The paper "Situational Analysis - Adidas" is a great example of a marketing case study. A daring dream in 1920 by Adi Dassler to make his first shoe prospered over the years to become the trademark Adidas. The company, together with the three-striped trademark was founded in 1948, and from the start, it sought to adhere to three guiding principles namely: producing a shoe that meets sports requirements; producing a shoe that would protect athletes from sustaining injuries; and producing durable shoes for the consumer market (Bupesh, 2011). Over the years, Adidas has been a market leader in the sports shoes and sports apparel industry, second only to its main competitor Nike (Bupesh, 2011).
As a company that embraces innovation as part of its growth strategy, Adidas embraced e-marketing in 2000, when it launched its website www. adidas. com/com/, and later integrated e-commerce into the same website in the summer of the same year (Bupesh, 2011). Notably, Adidas’ action came four years after Nike had launched its e-commerce website and platform. In the sections below, this paper will conduct a situational analysis of Adidas’ Internet marketing strategy.
According to Nykiel (2007), a situational analysis monitors the “ appropriateness of the firm’ s marketing strategy to determine whether changes to the strategy are necessary” (p. 9). In the concluding section, this essay makes recommendations that Adidas should adopt in order to enhance its Internet marketing strategy. 5C analysis of Adidas’ Internet marketing strategy Company According to Adidas Group (2013), Adidas’ main goals and objectives when developing the Internet marketing strategy were to enhance more online purchases through the use of friendly electronic functionalities such as ease of navigation, speed and ease of purchase.
Position-wise, the Adidas website acts as a virtual store accessible to millions of customers across the world. On the website, customers are able to choose different products, compare prices, and Adidas is also able to run promotions on the same platform. By 2012, Adidas Group (2012) indicated that it generated 68% “ currency-neutral sales growth” through electronic commerce sites (p. 38). Consequently, Internet marketing-generated sales worth € 158 million in 2012 alone. The total net sales for the company in 2012 were € 11.344 billion. The company targets € 500 million in sales through the same channel in 2015 (Adidas Group, 2012). Adidas has a diverse brand portfolio, which serves athletes and casual consumers interested in fashion trends.
Notably, all the brands are available on Adidas marketing platforms (most especially the website), and through e-tailers, which are Internet-based retailers. Competitors Having acquired Reebok in 2006, Adidas’ main competitors are Nike and Puma. Nike has a 39.2% global athletic footwear market share compared to Adidas’ 15.1%. Puma’ s global market share was projected at 10.6%, while New Balance, another competitor worth mentioning, has a 9.4% global athletic footwear market.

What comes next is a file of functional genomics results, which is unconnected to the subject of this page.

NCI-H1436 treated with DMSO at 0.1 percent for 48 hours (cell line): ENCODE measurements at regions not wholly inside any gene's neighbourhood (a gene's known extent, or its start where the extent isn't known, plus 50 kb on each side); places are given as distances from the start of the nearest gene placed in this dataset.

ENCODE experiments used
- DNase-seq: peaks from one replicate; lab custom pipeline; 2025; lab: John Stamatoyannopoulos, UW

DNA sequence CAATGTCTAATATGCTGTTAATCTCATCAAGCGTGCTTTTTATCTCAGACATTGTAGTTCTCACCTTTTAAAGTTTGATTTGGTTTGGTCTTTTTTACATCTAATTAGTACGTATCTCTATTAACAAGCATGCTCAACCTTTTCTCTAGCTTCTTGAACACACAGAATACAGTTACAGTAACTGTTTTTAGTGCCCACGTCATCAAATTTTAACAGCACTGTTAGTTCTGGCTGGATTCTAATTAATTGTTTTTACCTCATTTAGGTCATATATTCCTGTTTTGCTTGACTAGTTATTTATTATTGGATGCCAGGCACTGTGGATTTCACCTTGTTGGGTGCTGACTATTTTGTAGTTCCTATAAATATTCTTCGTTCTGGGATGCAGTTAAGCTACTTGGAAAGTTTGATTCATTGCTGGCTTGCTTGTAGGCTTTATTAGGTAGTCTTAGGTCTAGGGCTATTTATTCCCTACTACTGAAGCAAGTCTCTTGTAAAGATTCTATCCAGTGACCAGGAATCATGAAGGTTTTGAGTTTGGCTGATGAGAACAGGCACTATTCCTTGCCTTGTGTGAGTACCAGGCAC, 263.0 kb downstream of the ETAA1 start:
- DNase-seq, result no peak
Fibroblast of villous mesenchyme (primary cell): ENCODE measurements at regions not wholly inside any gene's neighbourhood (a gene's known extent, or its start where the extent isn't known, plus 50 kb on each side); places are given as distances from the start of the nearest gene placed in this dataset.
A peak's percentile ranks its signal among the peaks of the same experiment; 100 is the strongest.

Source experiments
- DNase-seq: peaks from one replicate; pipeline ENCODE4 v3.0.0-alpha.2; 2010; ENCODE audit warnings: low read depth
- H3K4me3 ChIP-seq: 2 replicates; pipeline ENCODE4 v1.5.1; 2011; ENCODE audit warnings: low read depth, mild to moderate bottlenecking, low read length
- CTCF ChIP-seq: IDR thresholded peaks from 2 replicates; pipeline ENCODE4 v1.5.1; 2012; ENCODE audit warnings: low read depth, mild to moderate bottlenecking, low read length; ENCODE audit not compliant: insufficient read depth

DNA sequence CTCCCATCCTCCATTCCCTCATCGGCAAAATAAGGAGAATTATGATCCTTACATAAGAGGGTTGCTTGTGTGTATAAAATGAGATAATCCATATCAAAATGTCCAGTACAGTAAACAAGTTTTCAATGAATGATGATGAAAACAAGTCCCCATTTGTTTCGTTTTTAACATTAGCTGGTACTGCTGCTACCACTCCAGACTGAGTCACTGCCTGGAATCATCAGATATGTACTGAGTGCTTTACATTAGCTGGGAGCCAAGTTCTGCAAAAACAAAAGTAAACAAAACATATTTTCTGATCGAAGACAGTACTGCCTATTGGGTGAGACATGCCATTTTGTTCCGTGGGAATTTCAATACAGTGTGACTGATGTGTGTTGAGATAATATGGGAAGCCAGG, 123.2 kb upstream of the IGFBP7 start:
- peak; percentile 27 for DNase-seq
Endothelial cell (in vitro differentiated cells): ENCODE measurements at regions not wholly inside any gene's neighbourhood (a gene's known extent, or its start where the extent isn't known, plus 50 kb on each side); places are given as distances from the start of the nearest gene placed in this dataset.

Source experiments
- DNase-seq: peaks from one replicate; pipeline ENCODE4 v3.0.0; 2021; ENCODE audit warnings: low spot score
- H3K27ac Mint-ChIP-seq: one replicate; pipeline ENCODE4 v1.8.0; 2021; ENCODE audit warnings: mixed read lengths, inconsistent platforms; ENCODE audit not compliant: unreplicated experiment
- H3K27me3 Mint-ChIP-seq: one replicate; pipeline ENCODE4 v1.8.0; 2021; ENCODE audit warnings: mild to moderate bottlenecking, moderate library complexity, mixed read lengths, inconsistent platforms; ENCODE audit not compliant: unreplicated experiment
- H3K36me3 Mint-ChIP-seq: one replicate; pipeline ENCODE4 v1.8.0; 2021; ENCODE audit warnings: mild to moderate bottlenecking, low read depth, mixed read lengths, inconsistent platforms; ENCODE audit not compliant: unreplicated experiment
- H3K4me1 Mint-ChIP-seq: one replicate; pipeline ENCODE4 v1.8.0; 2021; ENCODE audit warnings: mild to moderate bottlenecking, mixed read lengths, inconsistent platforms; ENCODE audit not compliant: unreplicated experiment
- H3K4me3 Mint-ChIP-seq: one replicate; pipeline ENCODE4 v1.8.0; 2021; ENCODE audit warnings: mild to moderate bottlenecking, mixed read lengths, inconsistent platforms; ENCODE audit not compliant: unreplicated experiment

These projections are based on the 2012 period as indicated by Trefis Team (2013). Customers Adidas’ main target is young customers (18-30 years), both male and female, who are active in sports or sporting activities. Some of the sporting activities mentioned in the adidas-group. com website include football, running, basketball, training, and outdoor activities such as hiking. Collaborators In addition to having what the Adidas Group (2012) considers a strong supply and distribution chain, the company has other collaborators in the name of brand centres, concept store, and factory outlets.
The e-tailing concept that is used by each of the aforementioned collaborators is especially relevant to the Internet marketing concept since it enables the collaborators to collectively present an Internet-based marketing process to consumers.
Adidas Group. (2012). Pushing boundaries. Annual Report 2012. Retrieved September 13, 2013, from http://www.adidas-group.com/en/investorrelations/assets/pdf/annual_reports/2012/GB_2012_en.pdf
Adidas Group. (2013). Shop Adidas. Retrieved September 14, 2013 from http://www.adidas.com/us/
Bupesh, D. (2011). Case study – Nike vs. Adidas, market and comprehensive competition analysis, retrieved September 13, 2013, from http://www.beknowledge.com/wp-content/uploads/2011/01/16790Case%20Study%20-%20Nike%20vs%20Adidas,%20market%20and%20comprehensive%20competition%20analysis.pdf
Gieras, A., King, J., McNeill, T., & Parrish, T. (2003). Athletic footwear industry analysis. Retrieved September 14, 2013, from http://www.slideshare.net/FNian/athletic-footwear-industry-presentation
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Nykiel, R.A. (2007). Handbook of marketing research methodologies for hospitality and tourism. London: Routledge.
Trefis Team. (2013). Here’s why Nike will keep gaining market share in sports apparel. Retrieved September 13, 2013, from http://www.trefis.com/stock/nke/articles/181715/heres-why-nike-will-keep-gaining-market-share-in-sports-apparel/2013-05-09
Wondra, E. (2013). Nike vs. Adidas: Internet marketing. Retrieved September 14, 2013, from http://ericwondra.wordpress.com/2013/02/26/nike-vs-adidas-internet-marketing/